Carroll walked through beautiful, enormous cavernous spaces, finally arriving where women wear ornate sarongs and the waft of fried bananas and coffee pervades the air. 

The headman in the tribe was recalcitrant when Carroll sought a guide for the rainforest.

“You are too weak to make the journey,” he said.

And out came the shotgun shells.

“They worked like magic,” Carroll recalled, grinning.

A guide was arranged.

After 10 days of trekking across enormous fields with bleeding feet and missing toenails, Carroll faced an absolutely massive wall at the beginning of the rainforest.

“It is enormous, like 8,000 feet high. The size of office buildings,” she told the breathless audience members who were now teetering on their chairs at Sorenity Rocks, enthralled by her every word.

“There was a door in the forest to keep the buffalo in,” she said. “I remember thinking, ‘This is the point of no return. It took me six months to get here. I have to go. If I don’t go now, I never will. I cannot live on without knowing who these people are.’”

The journey through the rainforest was arduous.  

Carroll sat cowering in her sleeping area at night, listening to the cackling of birds, the growls of other animals, and to people sending whistles to one another to communicate. 

“I was so afraid at first,” she said. “I think that at one point I was almost unconscious.”

One night, Carroll woke up, bleary-eyed and surprised when the wall in front of her seemed to move.

There was, indeed, movement on the wall. 

“It was the movement of thousands of cockroaches,” she said. “Then, the cockroaches were also scooting across the floor.”  

“Oooohhhh!” the audience said in unison. “Ick!”

Undaunted, Carroll still trekked on in search of the Penan. 

Finally. Finally. There they were. The Penan! 

“The shaman had predicted a white woman was coming,” she said. “So, the Penan were not surprised to see me. I thought ‘I’ve done it! I’ve found the Penan.’”

Painting the Penan

“The Penan were the opposite of all that I assumed about primal peoples,” Carroll said. “These were ethical, caring, nature-loving people who appreciated art. 

“Their relationships are fascinating, and women are equal with men. They only marry for love and spend time together because they genuinely like one another. They have no possessions; they’re not governed by gender, hierarchy, or anything outside their relationships. This completely changes the landscape of love.”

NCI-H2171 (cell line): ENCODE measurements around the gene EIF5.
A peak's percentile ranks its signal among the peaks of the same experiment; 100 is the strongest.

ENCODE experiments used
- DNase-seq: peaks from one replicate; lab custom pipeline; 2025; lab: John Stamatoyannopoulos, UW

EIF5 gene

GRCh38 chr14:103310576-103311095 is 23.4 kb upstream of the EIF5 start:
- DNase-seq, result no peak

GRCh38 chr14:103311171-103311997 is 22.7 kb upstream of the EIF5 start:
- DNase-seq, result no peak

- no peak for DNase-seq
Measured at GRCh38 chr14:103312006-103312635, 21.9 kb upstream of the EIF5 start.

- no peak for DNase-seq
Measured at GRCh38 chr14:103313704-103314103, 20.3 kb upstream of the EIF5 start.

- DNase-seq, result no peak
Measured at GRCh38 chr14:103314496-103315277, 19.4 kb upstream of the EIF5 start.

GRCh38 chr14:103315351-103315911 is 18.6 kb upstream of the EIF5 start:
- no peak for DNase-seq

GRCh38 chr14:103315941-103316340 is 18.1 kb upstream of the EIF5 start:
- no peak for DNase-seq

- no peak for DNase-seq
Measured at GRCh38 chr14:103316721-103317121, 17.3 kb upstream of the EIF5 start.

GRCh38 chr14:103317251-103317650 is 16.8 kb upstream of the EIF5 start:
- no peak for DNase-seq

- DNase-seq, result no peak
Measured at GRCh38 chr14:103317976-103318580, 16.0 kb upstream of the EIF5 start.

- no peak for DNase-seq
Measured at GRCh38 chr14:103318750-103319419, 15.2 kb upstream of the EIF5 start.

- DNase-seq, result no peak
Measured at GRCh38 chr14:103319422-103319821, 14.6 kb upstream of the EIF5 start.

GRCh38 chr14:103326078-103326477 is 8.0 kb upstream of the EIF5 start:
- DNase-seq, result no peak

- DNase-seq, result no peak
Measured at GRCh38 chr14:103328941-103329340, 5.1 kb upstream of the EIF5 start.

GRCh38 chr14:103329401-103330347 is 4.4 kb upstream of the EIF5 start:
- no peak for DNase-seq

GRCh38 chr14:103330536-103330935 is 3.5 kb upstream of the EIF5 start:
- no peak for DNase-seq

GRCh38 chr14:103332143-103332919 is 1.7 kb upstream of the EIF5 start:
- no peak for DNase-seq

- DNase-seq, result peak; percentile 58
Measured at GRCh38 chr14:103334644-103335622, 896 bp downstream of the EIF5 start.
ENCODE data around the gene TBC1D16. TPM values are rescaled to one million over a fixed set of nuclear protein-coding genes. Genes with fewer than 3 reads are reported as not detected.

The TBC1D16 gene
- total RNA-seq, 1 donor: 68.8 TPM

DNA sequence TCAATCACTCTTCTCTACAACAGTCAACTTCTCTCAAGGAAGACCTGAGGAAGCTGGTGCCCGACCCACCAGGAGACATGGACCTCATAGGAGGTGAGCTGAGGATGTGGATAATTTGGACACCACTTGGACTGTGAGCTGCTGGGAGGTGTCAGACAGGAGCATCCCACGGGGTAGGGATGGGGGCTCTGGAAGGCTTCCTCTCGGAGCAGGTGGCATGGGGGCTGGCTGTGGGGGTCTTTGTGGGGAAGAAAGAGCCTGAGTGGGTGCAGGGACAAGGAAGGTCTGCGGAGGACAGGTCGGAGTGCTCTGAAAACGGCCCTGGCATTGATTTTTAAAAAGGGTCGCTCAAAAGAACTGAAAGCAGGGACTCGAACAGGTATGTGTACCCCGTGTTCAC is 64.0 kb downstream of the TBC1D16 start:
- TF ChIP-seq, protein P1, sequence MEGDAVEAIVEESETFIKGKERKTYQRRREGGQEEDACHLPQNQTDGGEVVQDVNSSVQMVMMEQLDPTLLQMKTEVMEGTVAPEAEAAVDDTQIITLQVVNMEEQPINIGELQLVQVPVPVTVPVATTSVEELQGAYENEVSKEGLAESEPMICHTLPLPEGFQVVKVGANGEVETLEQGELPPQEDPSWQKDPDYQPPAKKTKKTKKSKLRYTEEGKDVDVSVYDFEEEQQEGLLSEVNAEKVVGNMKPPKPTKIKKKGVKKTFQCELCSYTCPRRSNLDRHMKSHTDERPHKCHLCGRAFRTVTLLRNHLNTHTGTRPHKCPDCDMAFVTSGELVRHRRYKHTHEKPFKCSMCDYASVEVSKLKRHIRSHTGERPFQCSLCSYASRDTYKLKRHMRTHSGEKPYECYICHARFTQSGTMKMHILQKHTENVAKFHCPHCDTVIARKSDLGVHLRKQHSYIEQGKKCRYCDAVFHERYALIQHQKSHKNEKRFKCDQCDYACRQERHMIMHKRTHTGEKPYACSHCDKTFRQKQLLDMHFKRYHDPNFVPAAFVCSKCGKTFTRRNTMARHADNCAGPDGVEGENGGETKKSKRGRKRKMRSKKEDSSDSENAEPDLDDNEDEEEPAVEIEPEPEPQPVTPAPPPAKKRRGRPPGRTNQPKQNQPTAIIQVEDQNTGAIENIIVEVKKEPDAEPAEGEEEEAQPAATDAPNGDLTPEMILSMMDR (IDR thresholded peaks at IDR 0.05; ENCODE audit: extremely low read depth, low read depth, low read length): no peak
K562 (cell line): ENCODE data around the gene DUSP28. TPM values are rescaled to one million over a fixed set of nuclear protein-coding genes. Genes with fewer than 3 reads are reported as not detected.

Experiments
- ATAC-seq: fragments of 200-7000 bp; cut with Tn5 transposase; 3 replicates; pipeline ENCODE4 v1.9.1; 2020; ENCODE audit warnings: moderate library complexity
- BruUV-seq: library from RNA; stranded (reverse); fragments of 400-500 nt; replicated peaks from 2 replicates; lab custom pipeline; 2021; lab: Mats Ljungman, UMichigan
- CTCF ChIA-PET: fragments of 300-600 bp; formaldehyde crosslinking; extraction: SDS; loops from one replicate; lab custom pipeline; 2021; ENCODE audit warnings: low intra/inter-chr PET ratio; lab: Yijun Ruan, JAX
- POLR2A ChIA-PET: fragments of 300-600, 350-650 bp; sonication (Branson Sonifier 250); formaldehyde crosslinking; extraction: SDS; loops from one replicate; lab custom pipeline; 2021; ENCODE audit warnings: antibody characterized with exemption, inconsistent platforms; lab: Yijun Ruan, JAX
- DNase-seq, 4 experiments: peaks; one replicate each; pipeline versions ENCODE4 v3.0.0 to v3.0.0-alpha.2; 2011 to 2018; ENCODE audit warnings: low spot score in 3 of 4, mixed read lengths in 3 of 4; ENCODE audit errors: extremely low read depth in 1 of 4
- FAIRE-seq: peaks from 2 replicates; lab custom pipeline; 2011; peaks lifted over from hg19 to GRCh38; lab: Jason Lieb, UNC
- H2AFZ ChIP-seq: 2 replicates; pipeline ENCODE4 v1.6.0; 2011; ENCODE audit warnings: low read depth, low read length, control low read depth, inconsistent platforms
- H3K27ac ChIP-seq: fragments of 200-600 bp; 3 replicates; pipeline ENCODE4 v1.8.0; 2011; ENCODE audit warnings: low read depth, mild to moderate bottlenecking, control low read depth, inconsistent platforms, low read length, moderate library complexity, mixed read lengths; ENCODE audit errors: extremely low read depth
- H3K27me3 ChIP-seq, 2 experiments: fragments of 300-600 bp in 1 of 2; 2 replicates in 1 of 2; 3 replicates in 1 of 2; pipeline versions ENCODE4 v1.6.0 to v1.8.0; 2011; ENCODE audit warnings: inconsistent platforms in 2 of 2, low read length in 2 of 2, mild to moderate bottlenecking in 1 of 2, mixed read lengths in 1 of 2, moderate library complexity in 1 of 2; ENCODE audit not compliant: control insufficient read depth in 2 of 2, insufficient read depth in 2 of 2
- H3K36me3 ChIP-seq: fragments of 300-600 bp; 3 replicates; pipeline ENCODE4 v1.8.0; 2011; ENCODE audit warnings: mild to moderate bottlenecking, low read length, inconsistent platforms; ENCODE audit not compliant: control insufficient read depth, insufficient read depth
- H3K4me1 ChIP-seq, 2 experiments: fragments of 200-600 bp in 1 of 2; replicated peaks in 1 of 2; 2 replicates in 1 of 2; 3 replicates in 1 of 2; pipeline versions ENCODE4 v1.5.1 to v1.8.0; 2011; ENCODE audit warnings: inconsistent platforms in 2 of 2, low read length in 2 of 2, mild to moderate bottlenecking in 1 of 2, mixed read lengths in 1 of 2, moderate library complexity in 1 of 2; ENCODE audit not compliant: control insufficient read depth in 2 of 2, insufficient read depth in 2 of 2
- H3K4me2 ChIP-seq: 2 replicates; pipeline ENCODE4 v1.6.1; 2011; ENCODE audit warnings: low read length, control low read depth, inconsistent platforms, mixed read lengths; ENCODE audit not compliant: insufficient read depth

On her first trip, Carroll stayed with the Penan for four months.  

They were curious about her art, seeming to understand that it was representational.  

“They sat motionless for hours posing for me,” Carroll said. “They are gentle and kind. They are non-violent and have a great sense of humor. They are amazing.”

All the while, Carroll shared her incredible adventures with the enraptured audience, she explained her phenomenal, ethereal art works that she painted in the living, breathing rainforest where the Penan have their nomadic lifestyle. 

“Sam,” is a piece depicting a lovely teenaged girl whom the Penan assigned to Carroll to help her and to teach her the ways of the forest.  

Sam and other Penan taught Carroll many things. 

“If the Penan are upset, they lie down or sit down so as to make sure their blood doesn’t boil,” she explained. “Anger is bad for the soul.”

Sorenity Rocks Malibu has juxtaposed the beautiful, ethereal blue painting of Sam with a bed so gallery-goers can also lie down, calm down, be in peace, and look into the eyes of Sam. 

Such a calming interlude sends one miles away from the everyday troubles of our hectic world.

Carroll’s next work, “The Seer,” depicts an extremely elderly, Pygmy Penan woman. 

“She could see things and people from the spirit world, and she would tell the Penan messages and things,” Carroll explained. “However, I could not ask her questions, as that was considered to be rude; that was frustrating.”

In front of “The Seer” sits a lovely area allowing onlookers to sit and meditate, contemplating the subject’s far-off gaze, and to wonder and imagine what she sees. Viewers can also play the steel drum that is perfectly positioned in front of the piece for this unique, interactive experience.

“Malang,” the nose flute player, is the next piece in the “Blue Series.” 

“This instrument was eerie and wonderful when played,” Carroll said. “It sounds like the music is coming from everywhere in the rainforest. The player would play this instrument at sunset sitting in the rainforest.” 

The spiritual energy from the flute player’s lyrics seems to permeate the exhibit space.

The final piece in the series is “The Widow,” a lovely work that draws the viewer in so one can share a moment with this mysterious woman in her magnificent milieu.

Carroll’s series fascinates, and gives the viewer pause, as does the final work she exhibits at Sorenity Rocks. 

“This picture depicts the colliding forces in the world of the nomadic Penan,” Carroll said. “On the left is a nomadic Penan hunter. Next to him is the queen, which is reminiscent of when England had a role in Malaysia. The Penan often say they are waiting for the queen. They recall times when White Rajah, a nice family, protected the Penan from head hunters. Next to the queen is a Penan woman. Then, there is the Asian corporate exploiter and a bureaucrat anthropologist. At the end of the picture is me, the artist.”